Audi A8 S8 1st Generation
|Production||December 1993 – August 4, 2002|
|Assembly||Germany: Neckarsulm Japan: Tokyo (AMA; 1995–1998)|
|Platform||Volkswagen Group D2|
|Engine||petrol 2.8 V6 3.7 V8 4.2 V8 6.0 W12 diesel 2.5 TDI V6 3.3 TDI V8|
|Transmission||5-speed manual 6-speed manual (S8) 4-speed ZF 4HP24 automatic 5-speed ZF 5HP19 automatic 5-speed ZF 5HP24 automatic|
|Wheelbase||SWB: 2,882 mm (113.5 in) LWB: 3,010 mm (118.5 in)|
|Length||SWB: 5,034 mm (198.2 in) LWB: 5,164 mm (203.3 in)|
|Width||1,880 mm (74.0 in)|
|Height||1,438 mm (56.6 in)|
|Designer(s)||Dirk van Braeckel (1991)|
In 1982, Ferdinand Piech signed an agreement with Aluminum Company of America. The objective was to design and develop a car that would be substantially lighter than any other vehicles in its class. In the late 1980s, it was decided that the target vehicle would be a successor to the V8(Typ 4C) flagship introduced in 1988. By 1991, a final design by Dirk van Braeckel was chosen and frozen for production in 1992. In September 1993, the Aluminum Space Frame (ASF) Concept was unveiled at the 1993 Frankfurt International Motor Show (IAA) as a D2 Typ 4D prototype in polished aluminum. Development ended in early 1994, at a total cost of $700 million.
The Audi A8 (Typ 4D) debuted in Europe in 1994, with full-scale factory production commencing June 1994, although it was not until the 1997 model year that it became available in North America. Unlike its predecessor, the Audi V8 model, which was built on an existing steel platform, the A8 debuted on the then-new Volkswagen Group D2 platform, an all aluminium monocoque, marketed as the "Audi Space Frame" (ASF), which helped to reduce weight and preserve structural rigidity. The saloon/sedan was offered in both the A8 (standard wheelbase), and the A8 L extended or long-wheelbase (LWB) version. The A8 L adds 5 inches (127 mm) of rear legroom. Updates to the car in 1997 included the addition of six interior airbags.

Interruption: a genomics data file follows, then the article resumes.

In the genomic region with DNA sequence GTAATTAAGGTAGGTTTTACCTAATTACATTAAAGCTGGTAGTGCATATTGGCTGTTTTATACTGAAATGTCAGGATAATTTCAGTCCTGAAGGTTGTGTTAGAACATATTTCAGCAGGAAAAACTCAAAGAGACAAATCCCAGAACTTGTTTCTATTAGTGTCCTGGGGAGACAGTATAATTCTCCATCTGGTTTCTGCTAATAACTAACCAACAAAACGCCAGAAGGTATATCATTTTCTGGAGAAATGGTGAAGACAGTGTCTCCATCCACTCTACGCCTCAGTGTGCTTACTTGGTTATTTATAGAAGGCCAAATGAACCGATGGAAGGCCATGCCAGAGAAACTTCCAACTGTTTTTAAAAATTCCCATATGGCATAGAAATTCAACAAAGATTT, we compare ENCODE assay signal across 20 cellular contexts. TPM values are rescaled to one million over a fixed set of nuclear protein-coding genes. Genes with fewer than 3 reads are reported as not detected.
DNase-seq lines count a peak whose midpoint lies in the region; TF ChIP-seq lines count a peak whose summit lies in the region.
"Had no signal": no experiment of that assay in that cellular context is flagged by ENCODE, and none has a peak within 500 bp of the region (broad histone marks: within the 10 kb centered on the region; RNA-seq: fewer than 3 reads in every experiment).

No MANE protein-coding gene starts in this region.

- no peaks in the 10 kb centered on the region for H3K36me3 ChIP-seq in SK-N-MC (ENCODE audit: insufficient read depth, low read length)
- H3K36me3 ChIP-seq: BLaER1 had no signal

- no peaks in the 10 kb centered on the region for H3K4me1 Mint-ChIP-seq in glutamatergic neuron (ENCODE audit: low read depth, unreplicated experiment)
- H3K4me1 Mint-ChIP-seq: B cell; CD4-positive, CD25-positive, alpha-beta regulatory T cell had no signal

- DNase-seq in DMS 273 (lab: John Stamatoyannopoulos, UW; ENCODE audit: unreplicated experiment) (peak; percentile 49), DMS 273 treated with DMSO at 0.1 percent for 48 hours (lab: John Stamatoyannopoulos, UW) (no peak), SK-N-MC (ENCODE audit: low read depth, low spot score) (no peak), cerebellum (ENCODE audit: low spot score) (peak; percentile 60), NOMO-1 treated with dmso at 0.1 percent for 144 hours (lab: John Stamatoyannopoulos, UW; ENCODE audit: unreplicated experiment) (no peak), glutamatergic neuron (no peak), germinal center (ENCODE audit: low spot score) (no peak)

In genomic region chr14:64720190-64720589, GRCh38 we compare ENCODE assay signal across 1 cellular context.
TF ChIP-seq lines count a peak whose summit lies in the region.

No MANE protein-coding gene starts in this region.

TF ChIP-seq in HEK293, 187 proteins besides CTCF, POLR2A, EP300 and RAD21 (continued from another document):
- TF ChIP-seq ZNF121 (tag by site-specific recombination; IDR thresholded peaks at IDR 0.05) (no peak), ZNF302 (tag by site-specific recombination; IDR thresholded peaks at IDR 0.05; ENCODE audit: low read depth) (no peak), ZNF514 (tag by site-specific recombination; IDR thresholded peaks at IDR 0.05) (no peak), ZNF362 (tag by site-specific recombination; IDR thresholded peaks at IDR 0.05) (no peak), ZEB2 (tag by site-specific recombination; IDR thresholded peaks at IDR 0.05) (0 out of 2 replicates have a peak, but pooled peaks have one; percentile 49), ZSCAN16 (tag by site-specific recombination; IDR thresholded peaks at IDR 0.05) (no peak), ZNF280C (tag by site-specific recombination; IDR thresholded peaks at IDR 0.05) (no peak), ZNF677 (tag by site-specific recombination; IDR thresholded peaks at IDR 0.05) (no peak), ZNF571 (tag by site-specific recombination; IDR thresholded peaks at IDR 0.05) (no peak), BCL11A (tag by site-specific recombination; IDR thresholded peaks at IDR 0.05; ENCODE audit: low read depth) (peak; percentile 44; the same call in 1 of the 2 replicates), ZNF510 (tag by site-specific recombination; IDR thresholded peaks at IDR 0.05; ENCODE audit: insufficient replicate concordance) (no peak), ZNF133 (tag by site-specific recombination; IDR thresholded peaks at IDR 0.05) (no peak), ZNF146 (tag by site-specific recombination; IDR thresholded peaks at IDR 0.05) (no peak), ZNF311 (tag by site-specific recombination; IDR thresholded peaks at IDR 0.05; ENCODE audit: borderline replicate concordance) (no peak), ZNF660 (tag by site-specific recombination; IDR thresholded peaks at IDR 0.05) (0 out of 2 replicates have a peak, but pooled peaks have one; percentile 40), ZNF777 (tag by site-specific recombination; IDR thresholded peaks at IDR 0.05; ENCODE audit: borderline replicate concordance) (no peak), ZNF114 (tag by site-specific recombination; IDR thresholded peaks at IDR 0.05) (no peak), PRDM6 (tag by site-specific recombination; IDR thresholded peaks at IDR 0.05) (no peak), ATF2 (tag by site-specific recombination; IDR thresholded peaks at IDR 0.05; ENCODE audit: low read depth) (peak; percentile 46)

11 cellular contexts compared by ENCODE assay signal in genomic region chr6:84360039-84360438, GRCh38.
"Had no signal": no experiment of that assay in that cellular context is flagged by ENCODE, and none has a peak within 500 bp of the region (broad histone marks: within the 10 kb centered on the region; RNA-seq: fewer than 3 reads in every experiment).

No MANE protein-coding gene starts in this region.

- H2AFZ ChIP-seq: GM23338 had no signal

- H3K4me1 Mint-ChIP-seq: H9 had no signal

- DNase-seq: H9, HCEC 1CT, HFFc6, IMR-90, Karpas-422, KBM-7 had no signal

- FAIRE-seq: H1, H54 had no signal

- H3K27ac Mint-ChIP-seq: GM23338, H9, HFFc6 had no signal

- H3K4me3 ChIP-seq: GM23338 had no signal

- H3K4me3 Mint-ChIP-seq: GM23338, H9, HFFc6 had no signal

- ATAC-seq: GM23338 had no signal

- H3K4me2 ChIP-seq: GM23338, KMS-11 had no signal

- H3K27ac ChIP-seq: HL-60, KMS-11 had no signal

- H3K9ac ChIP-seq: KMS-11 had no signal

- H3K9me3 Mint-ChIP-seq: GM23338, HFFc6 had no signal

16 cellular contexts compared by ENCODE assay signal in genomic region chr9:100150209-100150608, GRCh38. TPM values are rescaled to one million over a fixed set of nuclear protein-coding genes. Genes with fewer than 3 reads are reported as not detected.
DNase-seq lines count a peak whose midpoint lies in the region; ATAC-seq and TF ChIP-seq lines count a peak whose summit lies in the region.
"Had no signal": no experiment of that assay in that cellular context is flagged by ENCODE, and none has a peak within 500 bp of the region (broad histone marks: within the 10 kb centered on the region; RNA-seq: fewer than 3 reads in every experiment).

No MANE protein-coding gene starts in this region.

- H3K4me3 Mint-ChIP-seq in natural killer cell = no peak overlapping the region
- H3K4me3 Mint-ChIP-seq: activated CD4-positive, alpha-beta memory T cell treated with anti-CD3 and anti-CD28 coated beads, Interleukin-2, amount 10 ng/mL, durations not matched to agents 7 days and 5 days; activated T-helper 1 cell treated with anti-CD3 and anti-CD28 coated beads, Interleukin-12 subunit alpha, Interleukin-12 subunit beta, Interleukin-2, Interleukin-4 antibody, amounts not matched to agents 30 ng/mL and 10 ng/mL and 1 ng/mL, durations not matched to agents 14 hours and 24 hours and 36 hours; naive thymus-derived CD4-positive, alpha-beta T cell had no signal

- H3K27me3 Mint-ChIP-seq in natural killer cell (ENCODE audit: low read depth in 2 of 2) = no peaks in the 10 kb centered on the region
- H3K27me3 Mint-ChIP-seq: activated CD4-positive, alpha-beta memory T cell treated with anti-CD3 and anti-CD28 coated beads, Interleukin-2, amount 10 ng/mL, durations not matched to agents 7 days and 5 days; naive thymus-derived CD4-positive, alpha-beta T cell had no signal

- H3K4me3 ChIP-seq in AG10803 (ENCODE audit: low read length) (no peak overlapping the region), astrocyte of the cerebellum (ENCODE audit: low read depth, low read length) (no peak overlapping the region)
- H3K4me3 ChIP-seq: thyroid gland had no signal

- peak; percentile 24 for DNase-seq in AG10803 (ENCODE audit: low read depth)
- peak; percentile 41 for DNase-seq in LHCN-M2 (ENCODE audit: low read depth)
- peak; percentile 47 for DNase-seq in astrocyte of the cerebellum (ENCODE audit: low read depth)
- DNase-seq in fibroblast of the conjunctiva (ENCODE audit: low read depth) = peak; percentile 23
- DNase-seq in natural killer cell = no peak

For 1997, the new A8 was available with either front-wheel drive (FWD), or the Torsen-based quattro permanent four-wheel drive. The FWD models are powered by a 2.8-litre V6 engine, producing 142 kilowatts (193 PS; 190 bhp), and 3.7-litre V8 engine producing 171.5 kilowatts (233 PS; 230 bhp), while the quattro received a 4.2-litre V8 producing 220 kilowatts (299 PS; 295 bhp).
The A8 is available with standard luxury amenities, including dual-zone climate control, wood and leather interior trim, 14-way power and heated seats, and an enhanced Bose audio system.
In 1999, Audi's flagship received new colours, and restructuring of option packages. The North American "warm weather package" added a solar sunroof which allows the interior ventilation fans to run, keeping the interior cool while the car is parked with the engine turned off. Changes to all models included a larger passenger-side mirror, and a first aid kit located in the rear centre armrest.
In 1999 for the 2000 model year saw a minor front-end restyle, with new, larger, clear headlights, a revised grille, and lower front valance with standard projection fog lamps. On the interior, the seats received a new, horizontal stitch pattern. Also, the 3.7-litre V8 FWD model was dropped, leaving the 2.8 V6 model and the long-wheelbase and short-wheelbase 4.2-litre quattro. These restyled cars also featured revised external door handles and an integrated radio antenna. For 2000, the North American A8 line-up was expanded to include the A8 L.
For 2001, A8 received side curtain airbags. In 2001, Audi introduced its new W12 engine, a compact 6.0-litre unit developed by effectively mating two VR6 engines together at the crankshaft. The engine quickly became available in the A8, though only to European and Asian customers. From its introduction through its discontinuation in 2003, only 750 of the D2 "W12" models were produced. 2001 also marked the debut of the high-performance S8 variant in North American markets.